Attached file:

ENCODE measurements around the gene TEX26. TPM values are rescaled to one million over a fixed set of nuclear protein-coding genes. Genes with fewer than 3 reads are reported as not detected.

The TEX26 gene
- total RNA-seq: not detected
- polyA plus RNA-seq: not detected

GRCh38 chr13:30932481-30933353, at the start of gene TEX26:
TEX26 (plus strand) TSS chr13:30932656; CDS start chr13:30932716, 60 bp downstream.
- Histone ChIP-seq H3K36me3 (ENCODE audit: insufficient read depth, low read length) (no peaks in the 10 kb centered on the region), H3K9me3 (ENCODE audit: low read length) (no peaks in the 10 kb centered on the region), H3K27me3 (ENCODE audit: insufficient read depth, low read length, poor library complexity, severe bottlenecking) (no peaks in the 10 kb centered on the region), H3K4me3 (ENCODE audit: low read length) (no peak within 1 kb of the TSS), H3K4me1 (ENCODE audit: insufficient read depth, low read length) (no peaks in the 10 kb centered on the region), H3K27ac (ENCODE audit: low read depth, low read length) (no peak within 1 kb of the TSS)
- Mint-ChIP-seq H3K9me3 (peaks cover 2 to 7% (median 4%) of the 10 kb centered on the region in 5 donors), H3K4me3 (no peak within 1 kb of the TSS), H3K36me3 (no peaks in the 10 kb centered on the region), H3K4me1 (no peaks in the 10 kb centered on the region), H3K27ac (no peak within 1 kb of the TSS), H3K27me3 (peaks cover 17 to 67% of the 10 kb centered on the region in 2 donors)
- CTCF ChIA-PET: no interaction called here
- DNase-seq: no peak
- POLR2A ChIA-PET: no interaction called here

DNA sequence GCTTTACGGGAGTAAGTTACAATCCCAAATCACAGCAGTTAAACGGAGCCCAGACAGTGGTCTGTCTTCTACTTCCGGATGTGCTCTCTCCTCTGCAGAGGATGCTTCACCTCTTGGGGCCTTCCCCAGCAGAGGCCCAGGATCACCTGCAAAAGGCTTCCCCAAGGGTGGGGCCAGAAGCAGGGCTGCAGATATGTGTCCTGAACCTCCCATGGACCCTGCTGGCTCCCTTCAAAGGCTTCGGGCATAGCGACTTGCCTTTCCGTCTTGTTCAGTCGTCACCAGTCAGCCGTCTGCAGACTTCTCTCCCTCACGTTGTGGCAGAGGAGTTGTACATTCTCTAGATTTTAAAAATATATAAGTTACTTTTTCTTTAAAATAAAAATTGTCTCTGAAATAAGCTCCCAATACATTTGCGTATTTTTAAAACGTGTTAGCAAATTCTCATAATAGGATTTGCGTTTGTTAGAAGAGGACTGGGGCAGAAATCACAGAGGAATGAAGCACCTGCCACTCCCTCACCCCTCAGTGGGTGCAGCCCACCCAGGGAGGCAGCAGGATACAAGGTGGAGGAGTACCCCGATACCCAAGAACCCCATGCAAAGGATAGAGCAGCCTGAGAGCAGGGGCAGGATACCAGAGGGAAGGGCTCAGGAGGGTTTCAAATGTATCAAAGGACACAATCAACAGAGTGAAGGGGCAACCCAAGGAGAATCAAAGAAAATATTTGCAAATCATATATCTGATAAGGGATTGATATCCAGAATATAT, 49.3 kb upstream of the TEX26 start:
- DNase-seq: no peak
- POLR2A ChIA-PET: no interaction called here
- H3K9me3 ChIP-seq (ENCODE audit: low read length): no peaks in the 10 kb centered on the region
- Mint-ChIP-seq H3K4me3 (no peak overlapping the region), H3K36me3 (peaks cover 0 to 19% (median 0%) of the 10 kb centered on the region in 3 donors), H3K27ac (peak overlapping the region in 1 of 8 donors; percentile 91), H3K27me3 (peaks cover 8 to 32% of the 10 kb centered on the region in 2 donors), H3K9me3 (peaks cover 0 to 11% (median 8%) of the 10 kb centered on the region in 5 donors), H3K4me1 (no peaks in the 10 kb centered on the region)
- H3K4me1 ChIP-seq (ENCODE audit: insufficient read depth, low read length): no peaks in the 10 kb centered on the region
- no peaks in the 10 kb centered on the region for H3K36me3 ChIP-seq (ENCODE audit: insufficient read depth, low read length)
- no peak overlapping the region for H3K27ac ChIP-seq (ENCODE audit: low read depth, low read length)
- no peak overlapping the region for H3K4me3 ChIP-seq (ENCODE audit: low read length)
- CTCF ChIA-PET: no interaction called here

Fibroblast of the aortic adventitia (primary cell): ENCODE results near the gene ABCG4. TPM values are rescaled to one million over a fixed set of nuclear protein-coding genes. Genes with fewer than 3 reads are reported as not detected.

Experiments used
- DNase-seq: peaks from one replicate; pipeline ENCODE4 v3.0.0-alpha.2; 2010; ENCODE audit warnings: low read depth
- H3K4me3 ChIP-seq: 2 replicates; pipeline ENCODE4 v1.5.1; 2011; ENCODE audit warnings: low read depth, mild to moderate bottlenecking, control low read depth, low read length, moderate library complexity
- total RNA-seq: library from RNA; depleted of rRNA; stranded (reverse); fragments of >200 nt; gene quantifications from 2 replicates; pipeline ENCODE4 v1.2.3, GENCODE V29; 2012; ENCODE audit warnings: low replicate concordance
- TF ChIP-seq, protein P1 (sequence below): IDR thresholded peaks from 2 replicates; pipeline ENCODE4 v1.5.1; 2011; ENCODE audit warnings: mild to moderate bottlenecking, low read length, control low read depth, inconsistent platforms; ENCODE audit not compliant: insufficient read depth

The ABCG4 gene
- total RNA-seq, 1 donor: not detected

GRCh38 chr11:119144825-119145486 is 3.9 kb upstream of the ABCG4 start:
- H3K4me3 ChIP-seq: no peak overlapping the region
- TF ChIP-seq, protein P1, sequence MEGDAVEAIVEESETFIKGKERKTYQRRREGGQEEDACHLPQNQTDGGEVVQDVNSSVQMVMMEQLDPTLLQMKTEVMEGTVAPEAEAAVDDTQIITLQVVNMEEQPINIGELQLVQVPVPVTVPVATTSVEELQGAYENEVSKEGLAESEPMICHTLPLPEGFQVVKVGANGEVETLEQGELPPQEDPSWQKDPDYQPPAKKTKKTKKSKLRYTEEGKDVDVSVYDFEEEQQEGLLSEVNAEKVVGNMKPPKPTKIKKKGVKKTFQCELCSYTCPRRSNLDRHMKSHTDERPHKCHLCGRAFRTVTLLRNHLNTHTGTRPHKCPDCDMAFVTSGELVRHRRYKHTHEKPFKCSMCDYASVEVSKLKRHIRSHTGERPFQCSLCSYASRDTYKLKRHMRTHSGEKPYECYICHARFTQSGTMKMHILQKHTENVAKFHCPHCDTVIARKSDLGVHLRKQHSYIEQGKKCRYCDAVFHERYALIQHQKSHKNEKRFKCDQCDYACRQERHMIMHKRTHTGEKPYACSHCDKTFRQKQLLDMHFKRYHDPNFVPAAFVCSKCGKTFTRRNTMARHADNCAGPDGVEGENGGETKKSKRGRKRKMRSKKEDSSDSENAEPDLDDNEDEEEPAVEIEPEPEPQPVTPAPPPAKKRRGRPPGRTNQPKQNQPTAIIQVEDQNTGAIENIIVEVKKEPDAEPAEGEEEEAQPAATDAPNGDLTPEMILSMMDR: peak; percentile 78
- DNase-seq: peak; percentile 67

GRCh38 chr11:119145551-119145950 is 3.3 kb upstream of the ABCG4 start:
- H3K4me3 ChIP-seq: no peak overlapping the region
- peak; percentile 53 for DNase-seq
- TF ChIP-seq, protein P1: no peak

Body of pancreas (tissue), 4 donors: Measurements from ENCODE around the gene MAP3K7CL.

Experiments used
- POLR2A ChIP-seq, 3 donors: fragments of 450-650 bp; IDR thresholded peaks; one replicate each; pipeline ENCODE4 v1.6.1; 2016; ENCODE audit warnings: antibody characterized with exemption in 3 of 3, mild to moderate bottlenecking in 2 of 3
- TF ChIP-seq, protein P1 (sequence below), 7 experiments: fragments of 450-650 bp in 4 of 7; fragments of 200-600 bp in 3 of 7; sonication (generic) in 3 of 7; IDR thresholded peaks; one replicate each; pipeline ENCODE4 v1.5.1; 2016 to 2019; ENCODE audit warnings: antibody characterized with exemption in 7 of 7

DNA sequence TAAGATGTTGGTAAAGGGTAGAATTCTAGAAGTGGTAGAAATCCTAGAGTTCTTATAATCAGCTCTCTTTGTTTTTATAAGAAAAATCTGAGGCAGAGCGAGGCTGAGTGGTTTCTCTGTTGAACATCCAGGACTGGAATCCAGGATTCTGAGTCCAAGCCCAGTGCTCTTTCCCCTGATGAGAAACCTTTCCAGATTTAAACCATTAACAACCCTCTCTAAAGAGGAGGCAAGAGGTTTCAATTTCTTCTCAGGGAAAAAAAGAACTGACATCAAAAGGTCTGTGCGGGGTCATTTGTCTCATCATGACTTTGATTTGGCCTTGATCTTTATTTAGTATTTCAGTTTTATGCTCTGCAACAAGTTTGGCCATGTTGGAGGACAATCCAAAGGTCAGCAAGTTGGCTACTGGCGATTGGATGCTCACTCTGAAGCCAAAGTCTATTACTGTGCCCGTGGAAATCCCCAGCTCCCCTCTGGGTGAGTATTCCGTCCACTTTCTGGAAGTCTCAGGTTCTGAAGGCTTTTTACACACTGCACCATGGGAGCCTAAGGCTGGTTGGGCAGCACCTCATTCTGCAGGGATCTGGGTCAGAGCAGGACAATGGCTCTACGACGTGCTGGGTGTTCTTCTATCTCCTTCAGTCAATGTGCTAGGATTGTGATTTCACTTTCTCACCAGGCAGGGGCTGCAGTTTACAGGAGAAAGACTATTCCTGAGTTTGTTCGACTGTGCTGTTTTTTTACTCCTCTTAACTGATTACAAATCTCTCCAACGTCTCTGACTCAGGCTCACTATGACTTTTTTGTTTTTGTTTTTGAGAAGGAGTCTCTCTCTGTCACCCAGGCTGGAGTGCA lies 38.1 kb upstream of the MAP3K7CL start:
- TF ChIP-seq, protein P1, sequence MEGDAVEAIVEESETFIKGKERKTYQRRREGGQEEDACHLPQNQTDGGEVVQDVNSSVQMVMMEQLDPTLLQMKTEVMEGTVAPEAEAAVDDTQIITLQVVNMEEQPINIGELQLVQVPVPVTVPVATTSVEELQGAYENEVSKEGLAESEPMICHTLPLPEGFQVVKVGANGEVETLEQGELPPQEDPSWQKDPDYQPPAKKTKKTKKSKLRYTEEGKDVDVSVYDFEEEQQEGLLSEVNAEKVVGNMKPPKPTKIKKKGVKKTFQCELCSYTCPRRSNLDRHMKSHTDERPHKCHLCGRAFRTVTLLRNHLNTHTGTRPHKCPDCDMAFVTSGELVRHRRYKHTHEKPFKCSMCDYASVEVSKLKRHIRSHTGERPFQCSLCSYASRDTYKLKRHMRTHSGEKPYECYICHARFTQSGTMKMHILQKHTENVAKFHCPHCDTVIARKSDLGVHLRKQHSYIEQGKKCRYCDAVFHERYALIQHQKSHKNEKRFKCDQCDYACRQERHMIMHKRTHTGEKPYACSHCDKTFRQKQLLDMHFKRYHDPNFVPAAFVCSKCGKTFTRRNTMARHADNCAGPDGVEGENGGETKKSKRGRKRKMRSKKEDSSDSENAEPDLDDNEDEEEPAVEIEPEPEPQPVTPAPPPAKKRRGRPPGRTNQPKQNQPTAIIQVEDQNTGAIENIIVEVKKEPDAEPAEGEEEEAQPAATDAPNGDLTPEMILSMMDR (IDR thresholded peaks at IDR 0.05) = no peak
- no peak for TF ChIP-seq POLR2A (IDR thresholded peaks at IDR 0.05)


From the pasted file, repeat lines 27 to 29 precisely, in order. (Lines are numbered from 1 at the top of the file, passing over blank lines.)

- TF ChIP-seq, protein P1 (sequence below): IDR thresholded peaks from 2 replicates; pipeline ENCODE4 v1.5.1; 2011; ENCODE audit warnings: mild to moderate bottlenecking, low read length, control low read depth, inconsistent platforms; ENCODE audit not compliant: insufficient read depth

The ABCG4 gene
- total RNA-seq, 1 donor: not detected